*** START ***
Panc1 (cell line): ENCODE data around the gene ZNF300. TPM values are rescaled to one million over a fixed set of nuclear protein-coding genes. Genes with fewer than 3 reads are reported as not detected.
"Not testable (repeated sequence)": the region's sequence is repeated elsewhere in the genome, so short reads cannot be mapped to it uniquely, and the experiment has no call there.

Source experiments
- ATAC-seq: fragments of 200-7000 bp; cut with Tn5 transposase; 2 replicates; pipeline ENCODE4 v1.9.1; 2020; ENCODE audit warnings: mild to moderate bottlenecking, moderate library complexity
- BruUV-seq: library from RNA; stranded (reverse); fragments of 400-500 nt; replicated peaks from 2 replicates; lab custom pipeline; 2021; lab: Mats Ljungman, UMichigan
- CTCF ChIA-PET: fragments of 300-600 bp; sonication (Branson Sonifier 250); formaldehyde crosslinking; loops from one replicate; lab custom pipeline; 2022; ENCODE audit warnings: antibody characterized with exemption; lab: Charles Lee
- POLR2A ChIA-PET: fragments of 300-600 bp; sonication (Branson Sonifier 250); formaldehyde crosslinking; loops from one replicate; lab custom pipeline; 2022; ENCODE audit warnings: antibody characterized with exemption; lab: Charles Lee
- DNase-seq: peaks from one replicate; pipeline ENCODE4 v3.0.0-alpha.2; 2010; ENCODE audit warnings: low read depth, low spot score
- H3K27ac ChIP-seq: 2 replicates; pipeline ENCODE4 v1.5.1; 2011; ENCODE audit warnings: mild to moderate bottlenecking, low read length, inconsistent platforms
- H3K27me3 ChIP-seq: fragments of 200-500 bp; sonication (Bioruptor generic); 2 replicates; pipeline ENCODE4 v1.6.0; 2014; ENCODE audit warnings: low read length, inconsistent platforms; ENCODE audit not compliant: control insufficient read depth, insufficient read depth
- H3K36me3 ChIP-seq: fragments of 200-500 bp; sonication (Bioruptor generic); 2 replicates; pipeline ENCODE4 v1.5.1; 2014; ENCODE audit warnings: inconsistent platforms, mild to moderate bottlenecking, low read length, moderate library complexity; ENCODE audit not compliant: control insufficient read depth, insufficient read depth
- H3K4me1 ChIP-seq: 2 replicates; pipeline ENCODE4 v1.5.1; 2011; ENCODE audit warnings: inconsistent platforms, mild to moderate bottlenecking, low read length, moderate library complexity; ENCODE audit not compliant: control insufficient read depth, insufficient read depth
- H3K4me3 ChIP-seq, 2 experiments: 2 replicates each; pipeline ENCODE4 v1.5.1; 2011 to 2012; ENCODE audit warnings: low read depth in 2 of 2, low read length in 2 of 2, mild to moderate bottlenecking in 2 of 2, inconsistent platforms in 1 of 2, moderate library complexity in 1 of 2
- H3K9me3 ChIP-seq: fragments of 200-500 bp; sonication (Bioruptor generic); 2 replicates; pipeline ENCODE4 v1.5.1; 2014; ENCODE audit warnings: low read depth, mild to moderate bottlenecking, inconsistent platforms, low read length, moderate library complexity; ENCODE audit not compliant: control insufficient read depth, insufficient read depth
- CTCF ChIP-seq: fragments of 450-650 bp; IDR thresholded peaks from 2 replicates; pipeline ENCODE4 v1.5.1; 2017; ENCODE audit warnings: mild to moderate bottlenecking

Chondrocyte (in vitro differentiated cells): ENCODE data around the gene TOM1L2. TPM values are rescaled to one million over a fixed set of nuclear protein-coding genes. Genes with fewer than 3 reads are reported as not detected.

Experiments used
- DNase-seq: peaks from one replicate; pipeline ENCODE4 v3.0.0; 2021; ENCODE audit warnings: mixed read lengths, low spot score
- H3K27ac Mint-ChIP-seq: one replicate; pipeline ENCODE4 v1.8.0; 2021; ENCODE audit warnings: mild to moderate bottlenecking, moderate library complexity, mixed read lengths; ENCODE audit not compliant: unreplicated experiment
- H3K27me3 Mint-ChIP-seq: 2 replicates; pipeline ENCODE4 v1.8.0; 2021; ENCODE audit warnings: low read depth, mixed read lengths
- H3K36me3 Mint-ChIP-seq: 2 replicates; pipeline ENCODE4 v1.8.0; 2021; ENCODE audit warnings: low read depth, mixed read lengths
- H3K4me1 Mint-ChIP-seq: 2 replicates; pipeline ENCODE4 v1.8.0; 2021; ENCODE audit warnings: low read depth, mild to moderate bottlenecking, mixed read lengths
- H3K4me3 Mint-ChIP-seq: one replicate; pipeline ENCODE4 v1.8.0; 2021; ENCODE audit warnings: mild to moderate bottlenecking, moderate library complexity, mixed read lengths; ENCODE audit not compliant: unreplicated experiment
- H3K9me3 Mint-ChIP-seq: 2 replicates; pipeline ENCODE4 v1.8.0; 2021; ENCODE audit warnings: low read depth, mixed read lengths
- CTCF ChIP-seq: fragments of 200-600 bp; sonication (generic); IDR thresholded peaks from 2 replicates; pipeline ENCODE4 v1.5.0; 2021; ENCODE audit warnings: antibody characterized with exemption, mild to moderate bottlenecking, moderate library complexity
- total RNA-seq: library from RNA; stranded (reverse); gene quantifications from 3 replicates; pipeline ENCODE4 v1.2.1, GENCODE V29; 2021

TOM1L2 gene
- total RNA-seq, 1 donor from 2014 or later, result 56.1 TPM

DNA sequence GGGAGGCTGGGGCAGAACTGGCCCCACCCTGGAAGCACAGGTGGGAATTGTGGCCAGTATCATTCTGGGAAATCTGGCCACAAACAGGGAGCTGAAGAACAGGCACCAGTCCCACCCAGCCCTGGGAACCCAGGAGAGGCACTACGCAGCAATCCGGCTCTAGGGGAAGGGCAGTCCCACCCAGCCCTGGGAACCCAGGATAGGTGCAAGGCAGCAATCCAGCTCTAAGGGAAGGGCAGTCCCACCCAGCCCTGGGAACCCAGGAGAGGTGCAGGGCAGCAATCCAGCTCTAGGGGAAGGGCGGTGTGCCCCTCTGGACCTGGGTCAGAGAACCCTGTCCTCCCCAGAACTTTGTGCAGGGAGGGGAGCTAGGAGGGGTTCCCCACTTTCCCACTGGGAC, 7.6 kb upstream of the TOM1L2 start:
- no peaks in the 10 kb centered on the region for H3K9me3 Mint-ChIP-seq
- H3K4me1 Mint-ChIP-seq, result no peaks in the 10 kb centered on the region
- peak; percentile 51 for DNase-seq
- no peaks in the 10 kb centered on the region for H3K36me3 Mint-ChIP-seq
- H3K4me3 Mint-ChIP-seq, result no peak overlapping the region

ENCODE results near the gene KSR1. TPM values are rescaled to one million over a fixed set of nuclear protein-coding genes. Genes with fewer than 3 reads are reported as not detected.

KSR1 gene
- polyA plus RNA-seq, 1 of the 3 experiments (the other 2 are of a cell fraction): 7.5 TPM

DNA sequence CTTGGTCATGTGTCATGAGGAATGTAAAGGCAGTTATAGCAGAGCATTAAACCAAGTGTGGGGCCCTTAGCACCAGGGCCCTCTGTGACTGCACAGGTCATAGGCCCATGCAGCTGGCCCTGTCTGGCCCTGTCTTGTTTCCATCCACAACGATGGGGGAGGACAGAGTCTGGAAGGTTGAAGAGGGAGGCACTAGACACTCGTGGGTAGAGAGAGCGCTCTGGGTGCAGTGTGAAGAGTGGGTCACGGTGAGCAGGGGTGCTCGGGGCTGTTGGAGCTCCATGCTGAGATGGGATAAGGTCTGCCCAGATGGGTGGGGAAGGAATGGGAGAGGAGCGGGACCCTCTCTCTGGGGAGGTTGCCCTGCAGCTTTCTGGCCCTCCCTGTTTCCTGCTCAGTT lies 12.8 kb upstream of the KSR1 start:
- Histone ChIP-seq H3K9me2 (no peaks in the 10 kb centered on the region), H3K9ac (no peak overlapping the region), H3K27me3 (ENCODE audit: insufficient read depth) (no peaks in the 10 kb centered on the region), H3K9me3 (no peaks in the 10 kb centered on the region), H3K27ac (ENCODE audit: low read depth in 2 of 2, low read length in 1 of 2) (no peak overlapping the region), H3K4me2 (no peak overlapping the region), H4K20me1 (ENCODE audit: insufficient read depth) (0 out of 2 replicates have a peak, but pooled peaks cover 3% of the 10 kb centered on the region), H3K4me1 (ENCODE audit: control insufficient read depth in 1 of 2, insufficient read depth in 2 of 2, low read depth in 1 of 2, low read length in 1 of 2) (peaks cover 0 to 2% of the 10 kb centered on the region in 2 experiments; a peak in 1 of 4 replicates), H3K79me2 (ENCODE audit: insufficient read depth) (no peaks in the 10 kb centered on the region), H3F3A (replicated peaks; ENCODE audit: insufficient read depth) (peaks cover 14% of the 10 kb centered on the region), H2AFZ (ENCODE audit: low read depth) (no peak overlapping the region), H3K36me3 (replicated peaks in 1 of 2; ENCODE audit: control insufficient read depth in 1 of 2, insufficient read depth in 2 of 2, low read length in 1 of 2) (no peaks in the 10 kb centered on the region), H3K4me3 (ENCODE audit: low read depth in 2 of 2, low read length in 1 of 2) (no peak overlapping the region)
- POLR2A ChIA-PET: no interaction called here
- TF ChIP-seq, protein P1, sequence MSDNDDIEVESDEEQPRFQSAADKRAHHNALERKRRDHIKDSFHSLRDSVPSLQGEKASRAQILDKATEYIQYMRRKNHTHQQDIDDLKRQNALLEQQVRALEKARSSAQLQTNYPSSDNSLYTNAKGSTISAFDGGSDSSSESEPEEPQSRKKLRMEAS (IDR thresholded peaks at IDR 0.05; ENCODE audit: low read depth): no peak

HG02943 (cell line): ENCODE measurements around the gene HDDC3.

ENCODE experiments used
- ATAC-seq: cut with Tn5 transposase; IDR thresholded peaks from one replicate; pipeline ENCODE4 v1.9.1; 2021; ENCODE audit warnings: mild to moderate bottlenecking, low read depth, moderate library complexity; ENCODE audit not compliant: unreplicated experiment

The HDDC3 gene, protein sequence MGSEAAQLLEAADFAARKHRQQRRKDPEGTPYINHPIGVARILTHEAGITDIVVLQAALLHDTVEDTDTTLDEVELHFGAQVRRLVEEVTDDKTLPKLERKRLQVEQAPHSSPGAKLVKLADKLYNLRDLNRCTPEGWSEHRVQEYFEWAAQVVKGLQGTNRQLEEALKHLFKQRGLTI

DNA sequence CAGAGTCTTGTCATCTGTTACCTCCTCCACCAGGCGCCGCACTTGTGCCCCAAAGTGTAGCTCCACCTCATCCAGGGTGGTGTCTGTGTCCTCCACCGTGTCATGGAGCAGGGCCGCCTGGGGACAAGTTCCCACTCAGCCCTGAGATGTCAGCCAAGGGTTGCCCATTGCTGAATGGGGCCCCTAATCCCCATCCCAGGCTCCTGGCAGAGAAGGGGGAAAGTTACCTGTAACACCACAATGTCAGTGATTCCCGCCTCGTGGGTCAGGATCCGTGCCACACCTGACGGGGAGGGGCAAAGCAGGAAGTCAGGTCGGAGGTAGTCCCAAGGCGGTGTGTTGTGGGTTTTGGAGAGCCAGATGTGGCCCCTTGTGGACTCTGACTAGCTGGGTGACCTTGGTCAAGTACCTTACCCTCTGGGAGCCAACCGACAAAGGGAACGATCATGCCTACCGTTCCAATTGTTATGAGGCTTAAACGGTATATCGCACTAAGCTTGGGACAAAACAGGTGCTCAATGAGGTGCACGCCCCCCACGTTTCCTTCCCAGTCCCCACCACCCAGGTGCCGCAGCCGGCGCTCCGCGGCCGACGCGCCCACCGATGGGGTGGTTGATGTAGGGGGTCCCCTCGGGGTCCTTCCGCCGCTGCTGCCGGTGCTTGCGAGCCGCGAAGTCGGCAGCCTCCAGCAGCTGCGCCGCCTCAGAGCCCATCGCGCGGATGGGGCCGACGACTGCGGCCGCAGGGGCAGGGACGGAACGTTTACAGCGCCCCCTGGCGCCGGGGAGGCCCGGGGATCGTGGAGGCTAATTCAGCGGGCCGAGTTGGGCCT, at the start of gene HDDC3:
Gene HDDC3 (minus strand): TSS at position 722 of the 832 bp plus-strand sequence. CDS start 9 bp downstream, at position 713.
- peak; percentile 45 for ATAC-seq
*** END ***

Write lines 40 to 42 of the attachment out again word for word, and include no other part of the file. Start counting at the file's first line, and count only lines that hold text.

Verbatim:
- POLR2A ChIA-PET: no interaction called here
- TF ChIP-seq, protein P1, sequence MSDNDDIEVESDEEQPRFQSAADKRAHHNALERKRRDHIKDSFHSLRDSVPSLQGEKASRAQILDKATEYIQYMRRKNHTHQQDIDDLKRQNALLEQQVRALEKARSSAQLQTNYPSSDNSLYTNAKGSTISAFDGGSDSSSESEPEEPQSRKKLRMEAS (IDR thresholded peaks at IDR 0.05; ENCODE audit: low read depth): no peak

HG02943 (cell line): ENCODE measurements around the gene HDDC3.